What you need to know about Soil pH

Read on to find out what ‘pH’ actually means and all the ways in which pH can affect your soil and plants along with some of our helpful tips on how to get the pH you need for a thriving garden!

What is Soil pH?
So, basically, pH is a measure of how acidic or alkaline something is. The range goes from 0 – 14, with 7 being neutral. pHs less than 7 indicate acidity, on the other hand a pH of greater than 7 shows an alkaline (base).

To make life easy for us non-scientists, they have been colour coded into the red for acidic, heading through yellow to green at a neutral pH and into the blues and violets for alkaline.

So, if you have a soil pH of 5 then your soil is acidic and you need to remedy the situation and if you have a pH of 8, then you also have to make some changes to your soil’s pH. You are aiming for a pH of between 5.5 to 7.5 as slightly acidic conditions are preferred by most plants. In terms of colour indicators on tests, you are aiming for green to slightly yellow!

How to Test Soil pH?
If soil is too acidic or alkaline, plants will not be able to get all the nutrients they require. It is always a good idea to test pH before you start adding more fertiliser.

You will need a self test pH kit, available at nurseries and hardware stores and follow the product instructions. In most circumstances you will want to aim for a pH between 6-7.

How to Lower pH in Soil?
There are certain plant types that thrive in more acidic conditions, commonly azaleas, rhododendrons, camellias, fruits e.g. berries and even some vegetables such as corn and broccoli.

Soil pH can be reduced by adding compost, manures, leaf litter and mulch. A biologically alive fertiliser like Food2Soil in a stronger concentration will also lower pH, feel free to contact the Food2Soil team to ask more.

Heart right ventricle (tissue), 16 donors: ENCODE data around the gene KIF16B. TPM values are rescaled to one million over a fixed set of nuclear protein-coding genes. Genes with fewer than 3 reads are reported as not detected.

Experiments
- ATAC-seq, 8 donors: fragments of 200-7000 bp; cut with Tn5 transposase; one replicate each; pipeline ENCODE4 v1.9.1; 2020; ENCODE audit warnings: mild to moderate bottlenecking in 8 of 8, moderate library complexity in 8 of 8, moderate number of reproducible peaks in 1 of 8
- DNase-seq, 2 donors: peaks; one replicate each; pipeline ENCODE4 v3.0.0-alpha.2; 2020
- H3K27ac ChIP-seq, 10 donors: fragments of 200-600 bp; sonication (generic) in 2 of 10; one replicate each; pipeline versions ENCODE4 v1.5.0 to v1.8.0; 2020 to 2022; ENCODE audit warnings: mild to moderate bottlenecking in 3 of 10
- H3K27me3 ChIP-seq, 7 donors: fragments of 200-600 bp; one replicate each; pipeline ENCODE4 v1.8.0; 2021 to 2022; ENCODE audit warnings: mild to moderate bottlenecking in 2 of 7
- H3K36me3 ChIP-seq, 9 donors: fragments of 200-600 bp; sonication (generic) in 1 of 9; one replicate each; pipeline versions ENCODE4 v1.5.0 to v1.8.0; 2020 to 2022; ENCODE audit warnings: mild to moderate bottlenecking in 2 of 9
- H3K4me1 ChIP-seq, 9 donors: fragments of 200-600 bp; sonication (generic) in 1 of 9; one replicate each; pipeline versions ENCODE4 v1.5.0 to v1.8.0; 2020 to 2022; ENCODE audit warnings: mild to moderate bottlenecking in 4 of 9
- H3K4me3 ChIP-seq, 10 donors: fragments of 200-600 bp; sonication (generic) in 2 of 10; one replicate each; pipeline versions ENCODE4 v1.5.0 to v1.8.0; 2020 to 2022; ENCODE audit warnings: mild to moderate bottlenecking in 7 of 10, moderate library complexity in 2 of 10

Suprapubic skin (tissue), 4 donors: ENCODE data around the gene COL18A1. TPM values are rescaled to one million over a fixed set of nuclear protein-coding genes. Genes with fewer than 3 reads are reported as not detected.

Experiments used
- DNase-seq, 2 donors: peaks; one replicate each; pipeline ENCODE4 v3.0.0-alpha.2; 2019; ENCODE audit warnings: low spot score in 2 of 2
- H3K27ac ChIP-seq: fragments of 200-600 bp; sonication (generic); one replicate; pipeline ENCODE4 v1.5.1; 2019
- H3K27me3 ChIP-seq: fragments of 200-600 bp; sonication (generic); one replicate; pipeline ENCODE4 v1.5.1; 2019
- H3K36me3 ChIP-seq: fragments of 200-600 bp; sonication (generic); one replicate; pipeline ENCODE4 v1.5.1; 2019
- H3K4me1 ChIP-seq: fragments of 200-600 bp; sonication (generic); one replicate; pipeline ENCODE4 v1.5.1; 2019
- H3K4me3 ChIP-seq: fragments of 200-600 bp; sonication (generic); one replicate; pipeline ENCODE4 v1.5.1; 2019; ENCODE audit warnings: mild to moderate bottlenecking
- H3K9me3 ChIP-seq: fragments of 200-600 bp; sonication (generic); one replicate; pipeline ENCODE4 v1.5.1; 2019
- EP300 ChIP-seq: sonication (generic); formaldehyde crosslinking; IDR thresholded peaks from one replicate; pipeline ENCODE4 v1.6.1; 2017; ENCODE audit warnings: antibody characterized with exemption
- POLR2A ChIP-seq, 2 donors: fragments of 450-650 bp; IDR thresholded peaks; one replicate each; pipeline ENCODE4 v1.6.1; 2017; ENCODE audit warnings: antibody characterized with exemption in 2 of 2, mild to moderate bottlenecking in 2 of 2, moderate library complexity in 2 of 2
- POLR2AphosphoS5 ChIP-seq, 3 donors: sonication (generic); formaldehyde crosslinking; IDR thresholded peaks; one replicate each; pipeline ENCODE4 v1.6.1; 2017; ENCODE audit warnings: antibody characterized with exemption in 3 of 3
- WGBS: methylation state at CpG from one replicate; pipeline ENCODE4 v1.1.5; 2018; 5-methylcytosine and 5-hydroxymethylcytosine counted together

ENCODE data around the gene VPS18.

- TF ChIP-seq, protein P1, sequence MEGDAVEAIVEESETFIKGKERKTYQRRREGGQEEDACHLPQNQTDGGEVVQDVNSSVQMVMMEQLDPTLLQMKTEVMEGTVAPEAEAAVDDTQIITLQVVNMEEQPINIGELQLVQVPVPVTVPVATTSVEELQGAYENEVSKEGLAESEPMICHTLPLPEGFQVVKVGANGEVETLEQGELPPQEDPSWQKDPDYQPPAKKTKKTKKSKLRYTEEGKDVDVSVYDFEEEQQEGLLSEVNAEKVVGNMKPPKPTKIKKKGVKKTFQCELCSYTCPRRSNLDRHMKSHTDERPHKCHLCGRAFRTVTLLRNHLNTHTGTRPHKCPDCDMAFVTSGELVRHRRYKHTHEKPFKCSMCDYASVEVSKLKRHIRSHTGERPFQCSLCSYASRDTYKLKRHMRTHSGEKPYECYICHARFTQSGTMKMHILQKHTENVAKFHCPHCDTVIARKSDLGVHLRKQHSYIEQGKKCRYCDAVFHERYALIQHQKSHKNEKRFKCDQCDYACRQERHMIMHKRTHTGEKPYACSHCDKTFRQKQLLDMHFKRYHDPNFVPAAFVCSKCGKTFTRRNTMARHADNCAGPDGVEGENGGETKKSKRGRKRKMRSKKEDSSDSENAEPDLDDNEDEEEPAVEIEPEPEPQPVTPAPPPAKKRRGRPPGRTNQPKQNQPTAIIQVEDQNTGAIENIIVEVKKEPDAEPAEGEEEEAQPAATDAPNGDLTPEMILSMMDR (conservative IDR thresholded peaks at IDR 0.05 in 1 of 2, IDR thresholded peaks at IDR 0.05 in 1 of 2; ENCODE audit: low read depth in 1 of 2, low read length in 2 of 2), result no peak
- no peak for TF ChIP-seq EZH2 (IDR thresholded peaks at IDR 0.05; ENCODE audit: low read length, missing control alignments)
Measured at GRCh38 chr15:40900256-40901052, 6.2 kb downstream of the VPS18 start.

In extreme situations, powdered sulfur, aluminium sulfate or sulfuric acid can be used, but don’t overdo it! Usually, one handful per square meter is adequate for 1 year.

It is important to note, most Australian soils tend to be more acidic.

Does Temperature Affect the pH of Soil?
Generally pH decreases with an increase in temperature. But this does not mean water becomes more acidic at higher temperatures. A solution becomes acidic if there is an excess of hydrogen ions over hydroxide ions.

However the pH of newly formed soils is determined by the minerals of the parent material. Temperature and rainfall affect the intensity of leaching and the weathering soil minerals. In warm humid environments, soil pH decreases over time through acidification due to leaching from high rainfall.

How to Increase pH in soil?
Most Australian soils are more acidic than alkaline. Soil generally needs to be made more alkaline if it is suffering from being too acidic. Good ways to make soil more alkaline are to add sources of calcium such as lime, bone meal, wood ash, crushed oyster shells and egg shells.

Is Alkaline Soil Good?
Alkaline soil is good for plants that love alkaline conditions but almost no plants like extreme pH. It is considered alkaline when it is over a pH of 7 and known as ‘sweet soil’ and the availability of nutrients becomes limited. Some plants that enjoy these conditions are hydrangeas, gardenias, lavender, sweetpea, salvias, clematis, cauliflower, parsley, oregano, celery, cucumber, cabbage, beets, asparagus, dandelions and chickweed.

Is Clay Soil Acidic or Alkaline?
Clay soil is always alkaline to varying degrees.

What Does Lime Do for Your Soil?
Lime is a natural mineral that has an alkaline nature so is used to amend the pH of acidic soils and provide a source of calcium.

How to Add Calcium to Soil?
Calcium can be added to deficient soils in a number of ways; crushed shells in the form of eggshells, crushed oyster shells, lime, gypsum, and bone meal. Wood ash from hardwood fires and diatomaceous earth can also add calcium to the soil but in lesser quantities.

Whenever adding a calcium source to soil be sure to keep in mind your soil pH as most additions of calcium will make the soil more alkaline. In fact, it is common practice to add lime around chook yards to help counter the acidic nature of the build-up of faeces and general chook detritus!

Now that you have the low-down on soil pH you can go out and conquer the world, ok, maybe start with the garden. Enjoy!